Malane Wilson v. City of St. Louis; Dian K. Sharma, Health Commissioner, City of St. Louis Department of Health and Hospitals; Richard Stevson, Manager, Animal Health Regulation Center, City of St. Louis Health Division; and William Webster, Missouri Attorney General

Share |
Year Case Filed:  1990 Jurisdiction Level:  Missouri Case File Num:  904-00038 Defense Attorney:  City Counselors' Office (St. Louis) Drafting Attorney:  Christopher P. Cox
Summary: This action concerns the release of a dog who was impounded and classified as “dangerous” without a chance for his owner to argue against the action. Plaintiff Malane Wilson filed a petition for a preliminary and permanent injunction, a petition for declaratory judgment, and a petition for replevin against the City of St. Louis and the Animal Regulation Center, among others. The subject of the petitions concerned her American Pit Bull Terrier named Max who was seized by agents of the Animal Regulation Center as an apparent “dangerous dog.” Plaintiff contends that Max’s alleged actions in killing the neighbor’s dog did not qualify under the St. Louis City Ordinance as a “dangerous dog.” Further, plaintiff was not given any legal or administrative hearing once her dog was seized, contrary to due process requirements. She also sought in her declaratory petition to have the ordinance declared illegal, void, and unconstitutional for its failure to adequately define “dangerous dog” and “potentially dangerous dog.” The Circuit Court for the City of St. Louis found that the plaintiff would suffer irreparable harm if the preliminary injunction was not granted. Thus, the City was enjoined from killing or otherwise harming Max. They were also ordered to release Max, remove his “dangerous” designation, and have him instead classified as “potentially dangerous.” The plaintiff was required to comply with enclosure and other safety requirements for Max.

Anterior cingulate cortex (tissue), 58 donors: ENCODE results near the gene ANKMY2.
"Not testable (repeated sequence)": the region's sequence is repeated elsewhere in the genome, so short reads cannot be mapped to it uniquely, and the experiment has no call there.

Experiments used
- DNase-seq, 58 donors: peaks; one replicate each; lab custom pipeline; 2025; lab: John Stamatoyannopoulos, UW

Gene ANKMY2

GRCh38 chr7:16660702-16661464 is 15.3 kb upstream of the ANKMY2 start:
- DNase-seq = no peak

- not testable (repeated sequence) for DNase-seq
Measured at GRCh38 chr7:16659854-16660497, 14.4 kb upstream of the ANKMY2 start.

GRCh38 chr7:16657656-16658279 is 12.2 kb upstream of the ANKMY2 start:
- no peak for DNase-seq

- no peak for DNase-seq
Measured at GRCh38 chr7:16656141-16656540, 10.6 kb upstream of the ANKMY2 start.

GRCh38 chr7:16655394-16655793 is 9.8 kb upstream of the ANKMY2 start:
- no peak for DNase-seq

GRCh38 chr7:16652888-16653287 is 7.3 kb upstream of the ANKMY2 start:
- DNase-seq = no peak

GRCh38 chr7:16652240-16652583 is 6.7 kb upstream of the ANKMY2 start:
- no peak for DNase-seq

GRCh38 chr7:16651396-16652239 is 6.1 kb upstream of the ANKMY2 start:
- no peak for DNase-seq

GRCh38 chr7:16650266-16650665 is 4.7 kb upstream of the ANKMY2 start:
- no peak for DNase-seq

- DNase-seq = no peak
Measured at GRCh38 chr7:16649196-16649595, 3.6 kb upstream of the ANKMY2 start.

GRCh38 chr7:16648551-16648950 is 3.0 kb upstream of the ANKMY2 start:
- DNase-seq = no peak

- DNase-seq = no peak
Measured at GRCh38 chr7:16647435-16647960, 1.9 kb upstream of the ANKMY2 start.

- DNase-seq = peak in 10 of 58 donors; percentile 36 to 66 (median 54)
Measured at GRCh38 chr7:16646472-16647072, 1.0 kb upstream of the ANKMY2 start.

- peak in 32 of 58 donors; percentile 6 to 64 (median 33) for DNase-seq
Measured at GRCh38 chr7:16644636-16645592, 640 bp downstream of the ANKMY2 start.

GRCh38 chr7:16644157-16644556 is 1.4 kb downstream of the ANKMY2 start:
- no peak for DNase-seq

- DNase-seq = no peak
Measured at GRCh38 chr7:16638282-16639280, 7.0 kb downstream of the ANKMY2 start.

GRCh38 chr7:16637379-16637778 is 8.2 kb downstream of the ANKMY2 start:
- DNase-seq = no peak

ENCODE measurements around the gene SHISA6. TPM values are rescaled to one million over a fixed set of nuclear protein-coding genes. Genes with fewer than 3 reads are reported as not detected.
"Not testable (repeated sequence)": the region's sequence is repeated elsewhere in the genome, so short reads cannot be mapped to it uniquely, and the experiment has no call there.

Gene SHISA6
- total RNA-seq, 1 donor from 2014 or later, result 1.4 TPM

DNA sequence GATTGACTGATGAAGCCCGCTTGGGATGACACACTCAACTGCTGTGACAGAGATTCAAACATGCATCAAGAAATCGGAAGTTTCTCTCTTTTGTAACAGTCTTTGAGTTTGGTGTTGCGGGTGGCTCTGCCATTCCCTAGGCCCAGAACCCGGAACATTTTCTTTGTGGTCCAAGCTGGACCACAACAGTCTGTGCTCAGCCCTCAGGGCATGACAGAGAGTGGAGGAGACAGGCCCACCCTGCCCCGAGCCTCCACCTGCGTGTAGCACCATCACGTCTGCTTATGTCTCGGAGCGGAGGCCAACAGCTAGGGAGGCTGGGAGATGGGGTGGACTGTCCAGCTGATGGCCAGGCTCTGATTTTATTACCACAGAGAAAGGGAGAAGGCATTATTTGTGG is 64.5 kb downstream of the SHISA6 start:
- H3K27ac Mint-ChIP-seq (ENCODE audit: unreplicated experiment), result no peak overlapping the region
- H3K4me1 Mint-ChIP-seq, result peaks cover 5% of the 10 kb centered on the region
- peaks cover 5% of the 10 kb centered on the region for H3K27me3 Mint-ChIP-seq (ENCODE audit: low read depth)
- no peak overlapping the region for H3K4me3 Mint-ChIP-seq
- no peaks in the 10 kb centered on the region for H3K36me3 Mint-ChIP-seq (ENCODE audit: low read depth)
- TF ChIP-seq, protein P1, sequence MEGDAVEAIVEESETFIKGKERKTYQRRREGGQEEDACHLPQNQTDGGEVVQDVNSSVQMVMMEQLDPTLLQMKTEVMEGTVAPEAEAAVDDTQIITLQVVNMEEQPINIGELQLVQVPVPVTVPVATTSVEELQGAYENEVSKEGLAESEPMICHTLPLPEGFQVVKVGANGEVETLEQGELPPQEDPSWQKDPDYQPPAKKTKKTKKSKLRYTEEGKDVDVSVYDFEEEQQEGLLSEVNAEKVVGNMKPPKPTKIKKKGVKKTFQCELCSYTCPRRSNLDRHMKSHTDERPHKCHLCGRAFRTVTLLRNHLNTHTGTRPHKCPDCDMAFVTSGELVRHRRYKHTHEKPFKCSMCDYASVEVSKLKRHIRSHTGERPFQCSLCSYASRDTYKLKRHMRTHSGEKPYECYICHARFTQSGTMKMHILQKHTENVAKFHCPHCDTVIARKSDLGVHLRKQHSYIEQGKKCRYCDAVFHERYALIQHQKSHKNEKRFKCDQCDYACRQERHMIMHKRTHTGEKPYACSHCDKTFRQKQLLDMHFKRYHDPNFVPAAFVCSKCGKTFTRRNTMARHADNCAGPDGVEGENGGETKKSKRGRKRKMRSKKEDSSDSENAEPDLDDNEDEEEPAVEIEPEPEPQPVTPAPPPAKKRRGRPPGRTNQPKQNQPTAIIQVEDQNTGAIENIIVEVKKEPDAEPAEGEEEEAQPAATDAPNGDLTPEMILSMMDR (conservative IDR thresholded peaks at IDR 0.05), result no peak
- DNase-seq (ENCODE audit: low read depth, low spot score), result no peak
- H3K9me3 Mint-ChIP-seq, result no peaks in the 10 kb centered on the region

Documents:  pbusmodecwilson.pdf pbusmswilsonprelimorder.pdf

 

 

Share |